Spooky 'perfect human body' design by scientist

Anatomist Alice Roberts and her team's efforts to create a body devoid of human imperfections resulted in a surprising 'perfect human body' on BBC Four's program 'Can Science Make Me Perfect?' The body, with ostrich legs and a baby emerging from a human abdomen, both astonished and horrified viewers. However, there was an explanation for this.

Publication: 18.01.2024 - 15:21
Spooky 'perfect human body' design by scientist
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Nobody thought there could be such a thing as a 'perfect human body,' but we might have been mistaken.

The idea of a 'perfect body' is entirely subjective; some may prefer a 100% muscular physique while others may opt for a more relaxed and natural look.

However, having 'ostrich legs' was never on anyone's mind.

According to a group of anatomists, efforts to create a 'body' devoid of imperfect features are making these astonishing features desirable.

The concept of the 'perfect human body' was introduced in the BBC Four program 'Can Science Make Me Perfect.'

When the video of the program resurfaced, viewers could hardly believe their eyes.

The video showcases anatomist Alice Roberts' journey to create a flawless version of her own body from scratch.


When the fake body, referred to as 'Alice 2.0,' is revealed in the program, viewers are understandably horrified.

With ostrich-like legs and a baby's head emerging from the abdomen, this figure looks like a deleted scene from the Alien series.

Roberts stated that she was 'very excited' to undertake this 'extraordinary project.'

During the program, the anatomist counted down with the audience, but afterward, the disgusted sounds from the viewers in response to Roberts' excited exclamation suggested that the model didn't meet the expectations.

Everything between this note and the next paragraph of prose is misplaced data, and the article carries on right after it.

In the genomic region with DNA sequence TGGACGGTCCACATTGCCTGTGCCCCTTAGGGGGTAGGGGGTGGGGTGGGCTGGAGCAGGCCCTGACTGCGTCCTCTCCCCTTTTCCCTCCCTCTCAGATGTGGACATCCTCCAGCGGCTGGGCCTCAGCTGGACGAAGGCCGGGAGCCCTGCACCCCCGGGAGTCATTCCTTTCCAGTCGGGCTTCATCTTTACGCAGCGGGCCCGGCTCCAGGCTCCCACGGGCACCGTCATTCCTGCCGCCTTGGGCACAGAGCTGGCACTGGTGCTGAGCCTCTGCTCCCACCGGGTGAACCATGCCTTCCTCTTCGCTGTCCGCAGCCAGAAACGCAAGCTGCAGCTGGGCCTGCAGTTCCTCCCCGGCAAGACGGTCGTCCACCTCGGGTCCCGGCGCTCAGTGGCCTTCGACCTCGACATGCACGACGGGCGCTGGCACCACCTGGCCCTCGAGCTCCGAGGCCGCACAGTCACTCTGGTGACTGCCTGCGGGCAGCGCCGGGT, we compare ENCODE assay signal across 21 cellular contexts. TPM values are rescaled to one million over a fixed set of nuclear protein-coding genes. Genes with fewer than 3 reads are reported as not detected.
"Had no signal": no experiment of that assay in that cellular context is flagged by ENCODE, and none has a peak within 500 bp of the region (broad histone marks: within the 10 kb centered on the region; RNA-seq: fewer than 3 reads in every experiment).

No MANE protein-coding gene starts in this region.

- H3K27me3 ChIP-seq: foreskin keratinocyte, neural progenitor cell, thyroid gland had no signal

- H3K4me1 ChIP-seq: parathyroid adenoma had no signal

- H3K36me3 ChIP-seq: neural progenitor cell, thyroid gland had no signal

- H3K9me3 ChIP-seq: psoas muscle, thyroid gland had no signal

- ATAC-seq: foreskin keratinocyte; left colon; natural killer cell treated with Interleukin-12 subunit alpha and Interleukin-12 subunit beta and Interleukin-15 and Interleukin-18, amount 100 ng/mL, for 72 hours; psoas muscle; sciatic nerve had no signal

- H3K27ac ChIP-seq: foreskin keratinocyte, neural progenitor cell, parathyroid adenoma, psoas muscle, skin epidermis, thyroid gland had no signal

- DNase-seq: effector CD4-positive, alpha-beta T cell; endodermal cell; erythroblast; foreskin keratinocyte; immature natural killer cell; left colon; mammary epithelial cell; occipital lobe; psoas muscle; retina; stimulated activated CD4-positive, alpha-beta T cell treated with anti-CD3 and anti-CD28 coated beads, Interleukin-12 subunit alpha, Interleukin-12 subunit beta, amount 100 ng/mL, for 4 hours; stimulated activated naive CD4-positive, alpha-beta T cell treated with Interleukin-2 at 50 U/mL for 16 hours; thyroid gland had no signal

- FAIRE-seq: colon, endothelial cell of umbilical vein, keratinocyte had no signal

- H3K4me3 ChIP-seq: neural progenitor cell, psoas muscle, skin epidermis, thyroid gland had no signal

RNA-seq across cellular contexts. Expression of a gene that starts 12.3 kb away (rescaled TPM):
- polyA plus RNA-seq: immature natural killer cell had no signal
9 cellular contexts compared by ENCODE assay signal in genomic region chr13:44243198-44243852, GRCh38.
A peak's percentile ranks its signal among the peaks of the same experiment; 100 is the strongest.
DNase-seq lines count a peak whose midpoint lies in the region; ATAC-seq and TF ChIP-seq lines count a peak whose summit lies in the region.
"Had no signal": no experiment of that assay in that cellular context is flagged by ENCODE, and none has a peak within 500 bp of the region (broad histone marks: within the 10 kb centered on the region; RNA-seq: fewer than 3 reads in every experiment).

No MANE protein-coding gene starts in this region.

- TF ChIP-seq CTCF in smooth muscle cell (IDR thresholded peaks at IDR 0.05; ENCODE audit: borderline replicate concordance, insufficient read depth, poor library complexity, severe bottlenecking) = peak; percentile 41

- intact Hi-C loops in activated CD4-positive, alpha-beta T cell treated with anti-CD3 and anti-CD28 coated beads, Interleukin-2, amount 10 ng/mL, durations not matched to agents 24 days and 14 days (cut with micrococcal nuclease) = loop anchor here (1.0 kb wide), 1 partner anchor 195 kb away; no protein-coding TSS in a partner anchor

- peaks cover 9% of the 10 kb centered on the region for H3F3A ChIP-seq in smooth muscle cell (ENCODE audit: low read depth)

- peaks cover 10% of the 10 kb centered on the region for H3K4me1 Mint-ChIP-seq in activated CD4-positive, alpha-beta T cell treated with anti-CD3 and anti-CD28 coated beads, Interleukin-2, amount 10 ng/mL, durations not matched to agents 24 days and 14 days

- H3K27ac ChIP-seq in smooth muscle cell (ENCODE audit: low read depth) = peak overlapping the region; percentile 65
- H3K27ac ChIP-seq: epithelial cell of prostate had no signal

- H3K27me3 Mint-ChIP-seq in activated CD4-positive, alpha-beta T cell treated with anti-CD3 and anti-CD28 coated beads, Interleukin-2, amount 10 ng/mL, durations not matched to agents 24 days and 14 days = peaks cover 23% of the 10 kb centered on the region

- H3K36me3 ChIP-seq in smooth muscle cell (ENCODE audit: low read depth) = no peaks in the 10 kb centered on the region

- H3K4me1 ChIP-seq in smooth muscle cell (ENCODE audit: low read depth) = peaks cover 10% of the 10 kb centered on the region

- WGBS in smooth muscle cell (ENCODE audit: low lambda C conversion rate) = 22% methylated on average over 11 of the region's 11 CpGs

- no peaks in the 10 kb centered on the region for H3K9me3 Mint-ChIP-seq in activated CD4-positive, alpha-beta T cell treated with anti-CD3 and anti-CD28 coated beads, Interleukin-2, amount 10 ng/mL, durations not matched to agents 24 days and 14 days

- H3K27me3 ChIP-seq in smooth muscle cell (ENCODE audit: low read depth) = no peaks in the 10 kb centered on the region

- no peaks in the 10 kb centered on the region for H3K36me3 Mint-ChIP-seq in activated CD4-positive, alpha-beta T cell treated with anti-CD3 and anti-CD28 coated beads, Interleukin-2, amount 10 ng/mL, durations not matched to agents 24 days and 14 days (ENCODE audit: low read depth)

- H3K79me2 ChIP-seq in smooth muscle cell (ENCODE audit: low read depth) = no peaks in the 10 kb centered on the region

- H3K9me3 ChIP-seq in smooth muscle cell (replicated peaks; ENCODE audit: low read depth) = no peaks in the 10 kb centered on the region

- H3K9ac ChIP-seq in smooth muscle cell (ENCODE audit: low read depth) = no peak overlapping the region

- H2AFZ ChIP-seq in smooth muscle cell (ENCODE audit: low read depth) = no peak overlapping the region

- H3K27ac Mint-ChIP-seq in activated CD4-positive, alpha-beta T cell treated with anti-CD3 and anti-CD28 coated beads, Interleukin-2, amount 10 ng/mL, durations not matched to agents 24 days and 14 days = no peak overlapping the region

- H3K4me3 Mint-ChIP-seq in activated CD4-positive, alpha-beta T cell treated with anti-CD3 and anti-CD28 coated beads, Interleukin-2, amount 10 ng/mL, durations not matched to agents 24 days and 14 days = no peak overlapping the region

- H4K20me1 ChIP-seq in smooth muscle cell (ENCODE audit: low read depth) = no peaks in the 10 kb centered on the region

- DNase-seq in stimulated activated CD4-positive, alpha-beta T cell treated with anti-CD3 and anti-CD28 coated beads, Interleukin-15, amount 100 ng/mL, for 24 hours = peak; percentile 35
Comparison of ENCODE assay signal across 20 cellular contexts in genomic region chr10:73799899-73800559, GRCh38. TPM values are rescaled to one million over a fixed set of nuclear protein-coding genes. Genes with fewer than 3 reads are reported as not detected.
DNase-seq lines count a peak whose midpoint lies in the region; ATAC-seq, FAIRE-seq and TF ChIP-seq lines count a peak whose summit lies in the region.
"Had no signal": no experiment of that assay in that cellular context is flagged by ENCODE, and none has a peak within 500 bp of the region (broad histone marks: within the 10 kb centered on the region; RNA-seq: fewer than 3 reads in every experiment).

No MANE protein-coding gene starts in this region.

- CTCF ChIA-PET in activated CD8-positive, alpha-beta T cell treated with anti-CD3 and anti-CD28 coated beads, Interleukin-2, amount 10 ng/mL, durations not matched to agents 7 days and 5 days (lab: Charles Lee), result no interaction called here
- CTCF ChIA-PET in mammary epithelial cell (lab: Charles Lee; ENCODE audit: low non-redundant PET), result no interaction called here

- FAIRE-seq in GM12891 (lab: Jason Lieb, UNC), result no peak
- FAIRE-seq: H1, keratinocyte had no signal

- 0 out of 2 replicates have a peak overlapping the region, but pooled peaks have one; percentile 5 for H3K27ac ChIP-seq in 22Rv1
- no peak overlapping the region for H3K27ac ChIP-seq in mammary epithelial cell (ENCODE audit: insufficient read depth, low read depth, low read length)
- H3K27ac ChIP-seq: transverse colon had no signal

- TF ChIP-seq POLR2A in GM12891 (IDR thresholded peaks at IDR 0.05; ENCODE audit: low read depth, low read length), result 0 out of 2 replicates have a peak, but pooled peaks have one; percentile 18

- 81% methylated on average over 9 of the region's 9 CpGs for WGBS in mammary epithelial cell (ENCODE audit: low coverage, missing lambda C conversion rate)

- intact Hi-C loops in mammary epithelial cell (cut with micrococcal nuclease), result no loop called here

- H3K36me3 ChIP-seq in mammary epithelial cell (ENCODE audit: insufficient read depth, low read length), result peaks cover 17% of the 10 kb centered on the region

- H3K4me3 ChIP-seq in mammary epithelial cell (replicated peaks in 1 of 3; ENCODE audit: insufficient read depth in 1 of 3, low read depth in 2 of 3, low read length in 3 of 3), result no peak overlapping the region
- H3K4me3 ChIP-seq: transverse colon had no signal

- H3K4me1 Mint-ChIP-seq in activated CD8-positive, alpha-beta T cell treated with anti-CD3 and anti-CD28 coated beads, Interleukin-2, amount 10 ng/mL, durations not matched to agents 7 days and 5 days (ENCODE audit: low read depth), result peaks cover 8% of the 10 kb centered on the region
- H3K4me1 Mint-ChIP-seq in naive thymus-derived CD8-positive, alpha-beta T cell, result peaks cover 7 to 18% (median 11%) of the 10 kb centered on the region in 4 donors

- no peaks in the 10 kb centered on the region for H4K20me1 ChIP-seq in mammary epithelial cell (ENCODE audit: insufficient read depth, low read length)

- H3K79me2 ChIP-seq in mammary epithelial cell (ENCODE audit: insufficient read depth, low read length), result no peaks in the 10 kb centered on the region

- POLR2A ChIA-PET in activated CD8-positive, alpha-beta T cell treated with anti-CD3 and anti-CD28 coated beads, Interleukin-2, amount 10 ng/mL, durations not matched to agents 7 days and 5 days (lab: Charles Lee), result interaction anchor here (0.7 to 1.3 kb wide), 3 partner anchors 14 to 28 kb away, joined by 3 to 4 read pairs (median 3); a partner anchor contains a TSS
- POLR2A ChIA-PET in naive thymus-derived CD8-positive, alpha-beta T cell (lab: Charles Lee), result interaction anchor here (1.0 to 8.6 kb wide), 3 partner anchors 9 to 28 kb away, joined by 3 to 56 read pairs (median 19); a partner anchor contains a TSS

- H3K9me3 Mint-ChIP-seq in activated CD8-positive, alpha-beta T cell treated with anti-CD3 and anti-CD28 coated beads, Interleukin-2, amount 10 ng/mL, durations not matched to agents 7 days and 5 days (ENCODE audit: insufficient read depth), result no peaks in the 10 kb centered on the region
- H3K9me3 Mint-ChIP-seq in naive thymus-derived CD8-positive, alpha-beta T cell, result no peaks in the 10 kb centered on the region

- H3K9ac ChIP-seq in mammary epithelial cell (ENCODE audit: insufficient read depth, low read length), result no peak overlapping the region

However, there was an explanation for this...


Viewers remarked that the model resembled a character from Avatar.

However, the reason for adding the baby emerging from the abdomen was to envision "painless childbirth."

Furthermore, Roberts explains that Alice 2.0 has "a sturdy lower back like a chimpanzee" to balance the imperfections in our transition to upright posture.

In addition, there are 'small pumps' in the thighs to 'improve blood circulation,' and 'dog heart and swan lungs' beneath the chest.

Alice 2.0 also has a 'protected windpipe' for maximum combat potential.


Alice 2.0 is not just a creature that looks like it's straight out of a science fiction movie; it's the product of serious research into how scientists can improve the human body.

It's an experiment that pushes the boundaries of human anatomy and demonstrates potential developments in health, strength, and endurance.

Such radical designs could open doors to future medical and biological innovations, and perhaps one day, these fictional design elements could become real-life applications that enhance human life.

Alice 2.0 shows how science can push the limits not only of our imagination but also of shaping the future of the human body.